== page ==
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Teachers encouraged to consider becoming a foster carer to help tackle shortage

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The number of children in need of care doesn’t bear thinking about but here are the figures anyway; more than 46,000 children across Australia are in need of care and protection

Given their background working with children, teaching professionals are being encouraged to consider becoming a foster carer to tackle a mass shortage.

Key Assets CEO, Rob Ryan says anyone with a spare room who is patient, understanding and caring can apply to become a foster carer, but teaching professionals who have experience working with children are a great fit.

 “Children and young people would really benefit from the experience former and present teachers have in working with children and young people,” he says.

“Teaching professionals have the skills and empathy to provide care and guidance to young people who are entering the foster care system.”

Read about some of the experiences teachers and former teachers have had whilst fostering children in need.

The single foster carer
High school teacher, Damian* was unsure how caring for 13-year-old Tim* would be as a single foster carer but says his skills as a teacher have greatly assisted in the journey.

“Not having any kids of my own, I wanted to find out what it would be like to be a parent. I felt that I had a lot of experience with teenagers which I could put to good use and I wanted to try and make a difference in the life of a young person,” says Damian.

“To be completely honest, I didn’t realise how challenging it would be even though I was informed of this. Sometimes I think I’m a bit crazy trying to juggle the busyness of life in general with the challenges of being a single foster carer.

“It’s tough at times because it could be much easier and straight forward, but Tim* will dig his heels in the sand and be very hard-headed about things, but sometimes when I step back and look at how far he has come, it makes me feel really proud.

“One of my favourite things is when I see some of the things I’m doing or saying start to rub off on him like simply apologising when I do something wrong and then seeing him do the same, as it wasn’t something he did when he first came to live with me.”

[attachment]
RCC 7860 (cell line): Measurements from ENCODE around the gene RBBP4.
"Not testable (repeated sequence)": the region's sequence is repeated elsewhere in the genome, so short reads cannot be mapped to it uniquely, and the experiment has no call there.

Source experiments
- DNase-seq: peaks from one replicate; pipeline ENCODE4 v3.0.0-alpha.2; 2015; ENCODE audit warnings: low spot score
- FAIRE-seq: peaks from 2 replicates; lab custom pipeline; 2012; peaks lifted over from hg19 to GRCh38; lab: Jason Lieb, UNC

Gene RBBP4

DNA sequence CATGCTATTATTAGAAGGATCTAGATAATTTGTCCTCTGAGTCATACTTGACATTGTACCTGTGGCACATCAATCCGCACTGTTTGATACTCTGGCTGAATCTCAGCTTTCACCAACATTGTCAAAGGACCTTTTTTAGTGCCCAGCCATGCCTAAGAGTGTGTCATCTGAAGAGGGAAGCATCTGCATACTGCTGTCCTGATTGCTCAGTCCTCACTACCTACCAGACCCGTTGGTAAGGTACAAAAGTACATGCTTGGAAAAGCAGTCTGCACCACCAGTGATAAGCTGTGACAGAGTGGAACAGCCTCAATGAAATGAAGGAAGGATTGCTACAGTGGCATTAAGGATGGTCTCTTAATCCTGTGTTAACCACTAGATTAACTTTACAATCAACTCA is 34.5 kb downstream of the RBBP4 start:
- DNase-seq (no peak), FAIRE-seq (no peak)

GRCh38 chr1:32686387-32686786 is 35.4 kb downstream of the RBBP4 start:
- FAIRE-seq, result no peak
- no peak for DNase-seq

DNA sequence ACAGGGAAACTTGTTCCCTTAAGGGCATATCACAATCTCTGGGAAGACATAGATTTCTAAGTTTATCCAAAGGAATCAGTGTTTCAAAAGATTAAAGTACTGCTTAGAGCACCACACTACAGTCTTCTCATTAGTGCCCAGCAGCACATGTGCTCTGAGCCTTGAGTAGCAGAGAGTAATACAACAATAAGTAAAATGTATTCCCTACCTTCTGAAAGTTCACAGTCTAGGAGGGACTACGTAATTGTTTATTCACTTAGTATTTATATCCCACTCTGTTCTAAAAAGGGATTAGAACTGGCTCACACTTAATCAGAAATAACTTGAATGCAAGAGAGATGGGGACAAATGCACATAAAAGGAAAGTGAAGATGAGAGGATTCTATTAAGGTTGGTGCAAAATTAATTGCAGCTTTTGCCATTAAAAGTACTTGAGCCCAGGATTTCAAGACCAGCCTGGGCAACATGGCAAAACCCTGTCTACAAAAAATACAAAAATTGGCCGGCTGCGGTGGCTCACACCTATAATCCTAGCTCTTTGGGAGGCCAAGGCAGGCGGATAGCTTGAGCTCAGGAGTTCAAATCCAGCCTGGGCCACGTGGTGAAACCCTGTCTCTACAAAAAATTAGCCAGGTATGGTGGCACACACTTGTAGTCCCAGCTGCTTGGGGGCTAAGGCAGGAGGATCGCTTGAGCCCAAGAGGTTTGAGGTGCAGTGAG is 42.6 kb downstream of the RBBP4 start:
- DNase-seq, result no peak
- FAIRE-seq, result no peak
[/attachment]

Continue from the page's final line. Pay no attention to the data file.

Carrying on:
The same-sex fostering couple
Nick* and Matt*, both high school teachers, chose to become foster carers because they wanted the opportunity to support many children in their home during their lives, including seven-year-old Jared* who has been with them for over six months.

“As a same sex couple, we considered many options but decided that fostering was the best fit because it allowed us to potentially reach and support many children over time,” says Nick.

“We also saw it as an opportunity to give back to the community and enhance the quality of our own life as partners and foster fathers at the same time.”

“Before our first placement, we felt we had a bedroom that needed to be filled by a little person, but we did not expect to have that little person fill every corner of the home with conversations, smiles, Lego, stories, tears, bed time fears and morning hugs.”

“I think our training as teachers has really equipped us to handle some of the challenges of foster caring,” says Matt.

“Some of the challenges have come from having to gauge reactions and emotions as individuals and as a couple to stop tricky behaviour. There have never been so many rules, boundaries and expectations set in such a short space of time.

“As a teacher you see a lot of children who aren’t getting the care and protection they deserve. Fostering was a way where we could actually do something to help these children.”

Fostering eligibility
There are a lot of misconceptions around who can apply to become a foster carer. You don’t need to own your own home, you just need to be older than 25 and have a spare bedroom. Experience working with children is highly regarded but not essential. The most important thing is the person’s ability to provide a safe, caring, and supportive environment for a child or young person.

Key Assets provides carers with all the training, 24/7 support, an allowance, and a dedicated social worker. Regular events are also held to connect carers with other carers for extra support.

If you are interested in becoming a foster carer, visit www.iwanttofoster.com.au or call Key Assets on 1800 WE CARE.

*Names have been changed.


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